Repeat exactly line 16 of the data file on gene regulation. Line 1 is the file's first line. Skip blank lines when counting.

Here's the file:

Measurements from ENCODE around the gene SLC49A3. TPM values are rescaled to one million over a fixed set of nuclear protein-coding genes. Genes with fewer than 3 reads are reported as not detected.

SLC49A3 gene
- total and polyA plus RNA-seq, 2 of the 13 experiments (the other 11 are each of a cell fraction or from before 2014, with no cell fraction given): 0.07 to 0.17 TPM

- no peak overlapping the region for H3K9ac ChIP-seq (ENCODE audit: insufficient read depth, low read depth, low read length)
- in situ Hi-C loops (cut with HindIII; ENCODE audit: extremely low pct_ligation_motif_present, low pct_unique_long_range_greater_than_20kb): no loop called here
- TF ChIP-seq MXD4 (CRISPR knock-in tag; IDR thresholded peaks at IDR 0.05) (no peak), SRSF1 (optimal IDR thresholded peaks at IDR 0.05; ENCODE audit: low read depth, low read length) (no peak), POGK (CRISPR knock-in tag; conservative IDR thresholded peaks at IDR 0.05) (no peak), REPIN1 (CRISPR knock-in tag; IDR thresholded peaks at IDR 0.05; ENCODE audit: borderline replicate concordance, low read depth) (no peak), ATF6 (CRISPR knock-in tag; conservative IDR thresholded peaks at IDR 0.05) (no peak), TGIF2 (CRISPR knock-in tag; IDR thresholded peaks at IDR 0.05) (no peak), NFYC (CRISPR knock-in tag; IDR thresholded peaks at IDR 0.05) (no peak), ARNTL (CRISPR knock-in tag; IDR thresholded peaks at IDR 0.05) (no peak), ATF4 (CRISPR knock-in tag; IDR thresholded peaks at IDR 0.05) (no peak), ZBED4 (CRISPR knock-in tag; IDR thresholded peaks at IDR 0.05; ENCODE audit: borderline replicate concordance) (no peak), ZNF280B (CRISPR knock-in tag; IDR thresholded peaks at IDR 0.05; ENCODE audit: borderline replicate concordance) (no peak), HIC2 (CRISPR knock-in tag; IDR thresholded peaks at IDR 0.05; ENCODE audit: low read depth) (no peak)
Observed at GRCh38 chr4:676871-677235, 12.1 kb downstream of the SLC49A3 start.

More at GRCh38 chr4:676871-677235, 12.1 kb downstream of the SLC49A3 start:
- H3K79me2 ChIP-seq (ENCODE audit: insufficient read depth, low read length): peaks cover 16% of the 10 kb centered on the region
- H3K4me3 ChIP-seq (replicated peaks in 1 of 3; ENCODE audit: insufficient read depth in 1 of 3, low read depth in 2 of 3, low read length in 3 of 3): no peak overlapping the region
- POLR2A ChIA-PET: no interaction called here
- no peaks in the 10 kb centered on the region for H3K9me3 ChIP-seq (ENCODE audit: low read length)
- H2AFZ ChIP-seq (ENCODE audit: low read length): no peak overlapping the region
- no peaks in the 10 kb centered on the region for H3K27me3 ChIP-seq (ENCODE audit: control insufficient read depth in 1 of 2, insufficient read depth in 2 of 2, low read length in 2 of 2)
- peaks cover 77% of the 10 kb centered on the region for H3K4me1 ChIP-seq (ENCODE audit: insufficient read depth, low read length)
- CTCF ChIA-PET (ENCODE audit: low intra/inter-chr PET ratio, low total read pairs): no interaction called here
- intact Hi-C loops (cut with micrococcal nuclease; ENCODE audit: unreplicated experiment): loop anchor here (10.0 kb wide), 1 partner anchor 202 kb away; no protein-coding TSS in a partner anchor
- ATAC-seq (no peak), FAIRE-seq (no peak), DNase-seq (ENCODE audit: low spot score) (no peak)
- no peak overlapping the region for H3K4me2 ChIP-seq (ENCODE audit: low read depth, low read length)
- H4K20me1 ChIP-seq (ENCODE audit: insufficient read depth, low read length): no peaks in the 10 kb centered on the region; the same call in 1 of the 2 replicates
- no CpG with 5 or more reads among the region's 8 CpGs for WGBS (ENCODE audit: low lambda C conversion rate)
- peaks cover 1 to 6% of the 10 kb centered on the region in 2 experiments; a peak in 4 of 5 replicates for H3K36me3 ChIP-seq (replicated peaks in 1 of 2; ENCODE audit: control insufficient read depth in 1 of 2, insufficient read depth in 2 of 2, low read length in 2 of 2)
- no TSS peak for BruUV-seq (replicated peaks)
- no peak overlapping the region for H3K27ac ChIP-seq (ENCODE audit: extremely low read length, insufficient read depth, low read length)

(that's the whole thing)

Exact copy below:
- CTCF ChIA-PET (ENCODE audit: low intra/inter-chr PET ratio, low total read pairs): no interaction called here